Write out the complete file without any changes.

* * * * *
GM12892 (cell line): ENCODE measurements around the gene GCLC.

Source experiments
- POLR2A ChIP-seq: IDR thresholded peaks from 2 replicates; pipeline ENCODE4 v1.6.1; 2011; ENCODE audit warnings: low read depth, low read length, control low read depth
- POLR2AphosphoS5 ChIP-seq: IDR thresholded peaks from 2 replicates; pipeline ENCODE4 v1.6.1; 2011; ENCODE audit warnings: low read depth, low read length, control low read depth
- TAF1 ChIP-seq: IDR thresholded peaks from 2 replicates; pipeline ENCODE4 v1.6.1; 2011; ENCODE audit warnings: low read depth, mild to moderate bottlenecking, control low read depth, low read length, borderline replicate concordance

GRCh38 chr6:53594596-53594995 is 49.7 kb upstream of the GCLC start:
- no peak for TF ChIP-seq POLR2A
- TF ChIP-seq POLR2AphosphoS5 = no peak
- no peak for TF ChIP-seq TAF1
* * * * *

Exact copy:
GM12892 (cell line): ENCODE measurements around the gene GCLC.

Source experiments
- POLR2A ChIP-seq: IDR thresholded peaks from 2 replicates; pipeline ENCODE4 v1.6.1; 2011; ENCODE audit warnings: low read depth, low read length, control low read depth
- POLR2AphosphoS5 ChIP-seq: IDR thresholded peaks from 2 replicates; pipeline ENCODE4 v1.6.1; 2011; ENCODE audit warnings: low read depth, low read length, control low read depth
- TAF1 ChIP-seq: IDR thresholded peaks from 2 replicates; pipeline ENCODE4 v1.6.1; 2011; ENCODE audit warnings: low read depth, mild to moderate bottlenecking, control low read depth, low read length, borderline replicate concordance

GRCh38 chr6:53594596-53594995 is 49.7 kb upstream of the GCLC start:
- no peak for TF ChIP-seq POLR2A
- TF ChIP-seq POLR2AphosphoS5 = no peak
- no peak for TF ChIP-seq TAF1